Figure 3: After releasing the device, complete occlusion of tunnel is shown in the anteroposterior angiogram.

Figure 4: After releasing the device, complete occlusion of tunnel is shown in the left lateral angiogram.

Figure 5: Transthoracic parasternal long axis view revealed complete occlusion of tunnel.

Figure 6: Transthoracic parasternal short axis view revealed complete occlusion of tunnel.


Aortico-left ventricular tunnel is a very rare congenital defect. Aortico-left ventricular tunnel is usually diagnosed during infancy with symptoms of heart failure; however, it may not be symptomatic until the second decade or even later in life.[3,5,6] The defect causes unrestricted diastolic flow from the ascending aorta to the LV, so progressive LV dilation with or without systolic dysfunction invariably occurs with large defects. Although surgical correction has been accepted as the treatment of choice,[7] there have been a few reports of successful transcatheter device closure of ALVT, especially with ADOs.[2,4,5]

Major concerns about the transcatheter device closure include proximity of the defect to the coronary arteries, compression and deformation of the aortic valve, and incomplete closure that can cause significant hemolysis.[3,4,8] However, we believe that device closure of ALVT using an AVP II has several advantages over surgery. The procedure eliminates the need for sternotomy and cardiopulmonary bypass and shortens hospital stay. It also precludes surgeryrelated complications, such as impingement of the right coronary cusp, distortion of the aortic valve and left bundle branch block that occurs due to sutures placed in the aortic and ventricular openings. Regardless of surgical technique, researchers have reported an incidence of AI in patients with ALVT after surgical closure up to 60%.[9] On the contrary, the AVP II may act as a supporting tissue to the right coronary cusp by filling the gap created by the tunnel, thus avoiding future aortic valve dysfunction.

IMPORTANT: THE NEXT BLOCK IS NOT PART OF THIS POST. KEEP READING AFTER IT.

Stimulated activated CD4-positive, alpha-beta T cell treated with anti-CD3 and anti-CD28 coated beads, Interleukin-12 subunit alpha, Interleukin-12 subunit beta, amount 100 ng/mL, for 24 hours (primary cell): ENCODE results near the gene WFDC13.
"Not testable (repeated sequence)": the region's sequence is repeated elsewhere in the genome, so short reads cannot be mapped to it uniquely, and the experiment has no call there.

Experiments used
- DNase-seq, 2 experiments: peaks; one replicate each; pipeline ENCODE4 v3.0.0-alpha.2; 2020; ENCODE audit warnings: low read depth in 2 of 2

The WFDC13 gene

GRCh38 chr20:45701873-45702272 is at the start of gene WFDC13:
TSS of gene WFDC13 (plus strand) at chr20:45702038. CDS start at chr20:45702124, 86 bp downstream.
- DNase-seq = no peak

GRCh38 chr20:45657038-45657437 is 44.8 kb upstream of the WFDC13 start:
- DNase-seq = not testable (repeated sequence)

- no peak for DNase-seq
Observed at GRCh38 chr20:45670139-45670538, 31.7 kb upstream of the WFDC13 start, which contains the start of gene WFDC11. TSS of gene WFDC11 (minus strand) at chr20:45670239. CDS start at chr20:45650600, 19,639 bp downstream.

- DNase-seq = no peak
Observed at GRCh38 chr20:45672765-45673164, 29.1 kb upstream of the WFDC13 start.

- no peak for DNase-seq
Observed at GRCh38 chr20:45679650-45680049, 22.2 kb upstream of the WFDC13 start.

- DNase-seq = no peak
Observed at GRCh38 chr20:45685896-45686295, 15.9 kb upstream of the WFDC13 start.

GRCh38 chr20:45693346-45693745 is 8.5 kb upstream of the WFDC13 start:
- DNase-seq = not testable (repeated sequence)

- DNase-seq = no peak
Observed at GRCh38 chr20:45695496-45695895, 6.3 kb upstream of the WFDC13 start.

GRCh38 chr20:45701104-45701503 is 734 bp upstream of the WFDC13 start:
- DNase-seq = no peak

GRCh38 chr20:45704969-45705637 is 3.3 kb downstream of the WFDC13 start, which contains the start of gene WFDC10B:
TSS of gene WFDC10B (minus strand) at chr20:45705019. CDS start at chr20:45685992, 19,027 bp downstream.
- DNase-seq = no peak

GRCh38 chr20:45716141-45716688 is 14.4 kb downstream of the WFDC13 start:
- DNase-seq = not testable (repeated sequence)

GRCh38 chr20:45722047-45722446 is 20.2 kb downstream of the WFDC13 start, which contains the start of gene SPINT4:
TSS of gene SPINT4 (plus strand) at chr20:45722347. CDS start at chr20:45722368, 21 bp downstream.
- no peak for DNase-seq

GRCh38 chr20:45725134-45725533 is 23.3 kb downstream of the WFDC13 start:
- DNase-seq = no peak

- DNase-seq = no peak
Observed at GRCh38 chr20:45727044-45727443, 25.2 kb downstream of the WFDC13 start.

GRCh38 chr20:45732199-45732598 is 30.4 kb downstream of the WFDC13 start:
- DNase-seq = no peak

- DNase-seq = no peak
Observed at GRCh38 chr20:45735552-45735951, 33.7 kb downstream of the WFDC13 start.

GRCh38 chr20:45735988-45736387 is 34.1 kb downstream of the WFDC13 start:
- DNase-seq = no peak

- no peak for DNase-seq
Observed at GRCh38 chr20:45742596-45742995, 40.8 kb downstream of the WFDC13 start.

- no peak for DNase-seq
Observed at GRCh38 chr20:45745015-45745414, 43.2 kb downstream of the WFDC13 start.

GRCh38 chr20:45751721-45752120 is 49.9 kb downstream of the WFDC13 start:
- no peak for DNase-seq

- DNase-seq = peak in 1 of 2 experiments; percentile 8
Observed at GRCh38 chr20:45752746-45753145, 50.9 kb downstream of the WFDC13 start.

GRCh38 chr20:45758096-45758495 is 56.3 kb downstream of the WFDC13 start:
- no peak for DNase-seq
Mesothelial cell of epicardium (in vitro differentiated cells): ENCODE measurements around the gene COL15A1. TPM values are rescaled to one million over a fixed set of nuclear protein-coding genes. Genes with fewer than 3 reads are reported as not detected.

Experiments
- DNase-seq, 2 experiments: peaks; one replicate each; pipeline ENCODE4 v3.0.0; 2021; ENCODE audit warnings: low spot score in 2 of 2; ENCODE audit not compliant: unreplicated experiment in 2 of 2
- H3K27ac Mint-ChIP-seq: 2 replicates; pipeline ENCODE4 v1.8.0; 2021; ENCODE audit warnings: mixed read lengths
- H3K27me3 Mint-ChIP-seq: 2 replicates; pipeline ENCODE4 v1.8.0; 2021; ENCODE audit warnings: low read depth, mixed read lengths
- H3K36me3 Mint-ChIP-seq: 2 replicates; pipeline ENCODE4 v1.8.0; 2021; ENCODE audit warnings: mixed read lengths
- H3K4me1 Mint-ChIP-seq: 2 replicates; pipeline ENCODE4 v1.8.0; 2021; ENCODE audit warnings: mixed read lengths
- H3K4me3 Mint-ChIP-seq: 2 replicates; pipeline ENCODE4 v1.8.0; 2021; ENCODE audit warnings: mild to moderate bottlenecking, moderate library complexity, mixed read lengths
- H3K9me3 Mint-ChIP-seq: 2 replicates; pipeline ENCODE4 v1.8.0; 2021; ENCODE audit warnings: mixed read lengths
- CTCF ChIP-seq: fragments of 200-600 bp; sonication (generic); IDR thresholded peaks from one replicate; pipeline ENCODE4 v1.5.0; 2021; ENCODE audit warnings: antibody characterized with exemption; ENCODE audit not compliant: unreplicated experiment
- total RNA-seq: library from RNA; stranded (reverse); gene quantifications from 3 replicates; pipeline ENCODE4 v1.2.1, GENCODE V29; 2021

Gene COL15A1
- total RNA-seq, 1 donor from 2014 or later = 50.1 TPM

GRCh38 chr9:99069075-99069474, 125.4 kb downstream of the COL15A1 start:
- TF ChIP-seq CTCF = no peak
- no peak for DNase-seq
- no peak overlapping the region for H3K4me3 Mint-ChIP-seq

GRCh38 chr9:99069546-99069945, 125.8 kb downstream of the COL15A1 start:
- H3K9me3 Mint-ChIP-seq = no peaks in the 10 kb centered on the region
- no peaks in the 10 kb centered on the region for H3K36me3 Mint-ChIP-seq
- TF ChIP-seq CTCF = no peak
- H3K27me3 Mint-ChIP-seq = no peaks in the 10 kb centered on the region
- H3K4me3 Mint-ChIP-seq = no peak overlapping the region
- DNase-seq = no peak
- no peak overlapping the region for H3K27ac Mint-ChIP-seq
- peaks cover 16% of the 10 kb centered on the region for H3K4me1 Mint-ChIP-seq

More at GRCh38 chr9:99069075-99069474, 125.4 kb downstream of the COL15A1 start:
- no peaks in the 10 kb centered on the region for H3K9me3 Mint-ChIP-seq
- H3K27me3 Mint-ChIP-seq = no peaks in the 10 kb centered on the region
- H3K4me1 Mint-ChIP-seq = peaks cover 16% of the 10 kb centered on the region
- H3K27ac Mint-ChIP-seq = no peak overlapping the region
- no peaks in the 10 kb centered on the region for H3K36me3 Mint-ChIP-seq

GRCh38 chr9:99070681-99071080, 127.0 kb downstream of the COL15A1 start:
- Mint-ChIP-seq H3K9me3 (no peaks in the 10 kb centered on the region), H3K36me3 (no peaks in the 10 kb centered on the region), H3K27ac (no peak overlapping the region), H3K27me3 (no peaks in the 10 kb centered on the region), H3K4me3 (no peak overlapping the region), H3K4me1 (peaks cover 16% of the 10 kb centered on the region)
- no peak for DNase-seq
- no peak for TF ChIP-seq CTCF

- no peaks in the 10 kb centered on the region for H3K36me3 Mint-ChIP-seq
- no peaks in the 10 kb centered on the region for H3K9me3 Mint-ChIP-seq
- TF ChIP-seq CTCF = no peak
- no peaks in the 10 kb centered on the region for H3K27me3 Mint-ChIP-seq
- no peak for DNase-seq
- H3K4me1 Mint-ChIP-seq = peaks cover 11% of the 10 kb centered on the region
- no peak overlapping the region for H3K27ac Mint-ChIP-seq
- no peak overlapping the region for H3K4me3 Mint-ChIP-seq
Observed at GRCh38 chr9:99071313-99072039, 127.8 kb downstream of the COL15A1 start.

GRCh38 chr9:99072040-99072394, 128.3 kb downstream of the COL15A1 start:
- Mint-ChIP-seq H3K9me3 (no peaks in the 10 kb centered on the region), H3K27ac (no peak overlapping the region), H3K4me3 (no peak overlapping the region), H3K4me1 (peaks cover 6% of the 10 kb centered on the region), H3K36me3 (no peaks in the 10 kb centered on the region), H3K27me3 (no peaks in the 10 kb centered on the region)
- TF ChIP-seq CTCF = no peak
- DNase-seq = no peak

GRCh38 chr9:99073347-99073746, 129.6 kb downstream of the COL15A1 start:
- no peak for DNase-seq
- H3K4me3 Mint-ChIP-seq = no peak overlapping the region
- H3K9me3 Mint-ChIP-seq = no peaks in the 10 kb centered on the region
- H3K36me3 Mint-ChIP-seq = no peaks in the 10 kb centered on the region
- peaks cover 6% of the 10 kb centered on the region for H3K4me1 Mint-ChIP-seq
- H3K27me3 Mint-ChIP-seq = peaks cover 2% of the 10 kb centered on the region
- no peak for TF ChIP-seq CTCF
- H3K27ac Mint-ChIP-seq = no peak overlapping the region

The AVP II is a cylindrical self-expanding device made of nitinol wire mesh and indicated for peripheral arterial and venous embolization. It has a central lobe surrounded by two shorter occlusion discs. These three lobes are all of the same diameter and create six planes of occlusion.[10] The manufacturer recommends choosing an AVP II size 20 to 50% larger than the target vessel diameter for complete occlusion. However, in their study on 178 pediatric patients with patent ductus arteriosus, Garay et al.[10] needed an AVP II size 2.6 times the ductus’ narrowest diameter for satisfactory occlusion. In our patient, a 12 mm AVP II could not completely occlude the tunnel, and the size of final implanted device was 2.7 times the narrowest tunnel diameter. Therefore, we believe that larger-thanrecommended sizes of AVP II may be required in these distensible defects.